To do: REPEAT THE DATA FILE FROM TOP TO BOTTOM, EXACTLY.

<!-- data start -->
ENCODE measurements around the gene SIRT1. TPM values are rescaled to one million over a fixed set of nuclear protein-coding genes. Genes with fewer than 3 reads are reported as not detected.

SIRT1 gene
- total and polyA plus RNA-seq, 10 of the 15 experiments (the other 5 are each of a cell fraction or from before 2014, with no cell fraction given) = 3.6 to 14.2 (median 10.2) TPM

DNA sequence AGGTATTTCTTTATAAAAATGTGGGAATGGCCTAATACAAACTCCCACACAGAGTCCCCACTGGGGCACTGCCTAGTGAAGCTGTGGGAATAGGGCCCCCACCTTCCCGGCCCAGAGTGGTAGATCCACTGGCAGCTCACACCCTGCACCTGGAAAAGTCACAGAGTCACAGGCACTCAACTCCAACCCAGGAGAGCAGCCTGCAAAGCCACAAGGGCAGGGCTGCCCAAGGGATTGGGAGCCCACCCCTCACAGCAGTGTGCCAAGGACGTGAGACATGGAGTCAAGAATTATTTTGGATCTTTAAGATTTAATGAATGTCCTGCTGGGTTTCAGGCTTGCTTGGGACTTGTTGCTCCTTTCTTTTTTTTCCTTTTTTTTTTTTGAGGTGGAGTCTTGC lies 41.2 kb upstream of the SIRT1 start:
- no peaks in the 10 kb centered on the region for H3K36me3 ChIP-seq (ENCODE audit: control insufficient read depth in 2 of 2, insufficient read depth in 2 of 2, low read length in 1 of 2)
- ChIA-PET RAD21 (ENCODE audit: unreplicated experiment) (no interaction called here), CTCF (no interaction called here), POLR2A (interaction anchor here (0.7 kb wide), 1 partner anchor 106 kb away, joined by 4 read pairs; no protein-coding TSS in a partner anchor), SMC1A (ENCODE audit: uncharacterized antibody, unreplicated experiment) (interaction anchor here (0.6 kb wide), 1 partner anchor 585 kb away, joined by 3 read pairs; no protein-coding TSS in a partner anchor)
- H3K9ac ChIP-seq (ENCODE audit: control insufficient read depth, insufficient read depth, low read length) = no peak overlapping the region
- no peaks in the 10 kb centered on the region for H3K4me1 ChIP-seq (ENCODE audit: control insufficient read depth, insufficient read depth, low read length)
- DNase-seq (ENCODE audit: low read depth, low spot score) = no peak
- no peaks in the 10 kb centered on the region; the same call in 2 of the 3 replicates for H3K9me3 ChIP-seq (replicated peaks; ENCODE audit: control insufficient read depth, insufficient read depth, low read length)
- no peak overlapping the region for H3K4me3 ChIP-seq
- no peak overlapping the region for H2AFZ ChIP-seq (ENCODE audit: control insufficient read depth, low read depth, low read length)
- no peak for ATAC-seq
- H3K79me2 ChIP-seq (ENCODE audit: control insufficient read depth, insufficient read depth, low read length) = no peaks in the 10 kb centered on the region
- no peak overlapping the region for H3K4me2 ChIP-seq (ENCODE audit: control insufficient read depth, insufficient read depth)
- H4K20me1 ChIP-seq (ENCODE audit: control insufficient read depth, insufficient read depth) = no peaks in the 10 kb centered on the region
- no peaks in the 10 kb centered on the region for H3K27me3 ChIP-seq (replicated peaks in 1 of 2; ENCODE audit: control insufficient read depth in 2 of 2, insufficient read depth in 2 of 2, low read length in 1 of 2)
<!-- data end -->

ENCODE measurements around the gene SIRT1. TPM values are rescaled to one million over a fixed set of nuclear protein-coding genes. Genes with fewer than 3 reads are reported as not detected.

SIRT1 gene
- total and polyA plus RNA-seq, 10 of the 15 experiments (the other 5 are each of a cell fraction or from before 2014, with no cell fraction given) = 3.6 to 14.2 (median 10.2) TPM

DNA sequence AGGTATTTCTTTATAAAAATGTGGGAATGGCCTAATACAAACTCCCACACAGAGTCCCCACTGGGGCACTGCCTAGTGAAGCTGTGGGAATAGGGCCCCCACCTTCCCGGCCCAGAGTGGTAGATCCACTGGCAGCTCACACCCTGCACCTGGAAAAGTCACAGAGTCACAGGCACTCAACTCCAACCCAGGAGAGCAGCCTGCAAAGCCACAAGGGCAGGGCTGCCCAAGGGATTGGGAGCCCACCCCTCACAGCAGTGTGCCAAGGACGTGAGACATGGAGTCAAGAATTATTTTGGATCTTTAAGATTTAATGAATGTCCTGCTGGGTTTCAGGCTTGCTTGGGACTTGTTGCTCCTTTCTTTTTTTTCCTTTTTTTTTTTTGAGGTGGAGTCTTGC lies 41.2 kb upstream of the SIRT1 start:
- no peaks in the 10 kb centered on the region for H3K36me3 ChIP-seq (ENCODE audit: control insufficient read depth in 2 of 2, insufficient read depth in 2 of 2, low read length in 1 of 2)
- ChIA-PET RAD21 (ENCODE audit: unreplicated experiment) (no interaction called here), CTCF (no interaction called here), POLR2A (interaction anchor here (0.7 kb wide), 1 partner anchor 106 kb away, joined by 4 read pairs; no protein-coding TSS in a partner anchor), SMC1A (ENCODE audit: uncharacterized antibody, unreplicated experiment) (interaction anchor here (0.6 kb wide), 1 partner anchor 585 kb away, joined by 3 read pairs; no protein-coding TSS in a partner anchor)
- H3K9ac ChIP-seq (ENCODE audit: control insufficient read depth, insufficient read depth, low read length) = no peak overlapping the region
- no peaks in the 10 kb centered on the region for H3K4me1 ChIP-seq (ENCODE audit: control insufficient read depth, insufficient read depth, low read length)
- DNase-seq (ENCODE audit: low read depth, low spot score) = no peak
- no peaks in the 10 kb centered on the region; the same call in 2 of the 3 replicates for H3K9me3 ChIP-seq (replicated peaks; ENCODE audit: control insufficient read depth, insufficient read depth, low read length)
- no peak overlapping the region for H3K4me3 ChIP-seq
- no peak overlapping the region for H2AFZ ChIP-seq (ENCODE audit: control insufficient read depth, low read depth, low read length)
- no peak for ATAC-seq
- H3K79me2 ChIP-seq (ENCODE audit: control insufficient read depth, insufficient read depth, low read length) = no peaks in the 10 kb centered on the region
- no peak overlapping the region for H3K4me2 ChIP-seq (ENCODE audit: control insufficient read depth, insufficient read depth)
- H4K20me1 ChIP-seq (ENCODE audit: control insufficient read depth, insufficient read depth) = no peaks in the 10 kb centered on the region
- no peaks in the 10 kb centered on the region for H3K27me3 ChIP-seq (replicated peaks in 1 of 2; ENCODE audit: control insufficient read depth in 2 of 2, insufficient read depth in 2 of 2, low read length in 1 of 2)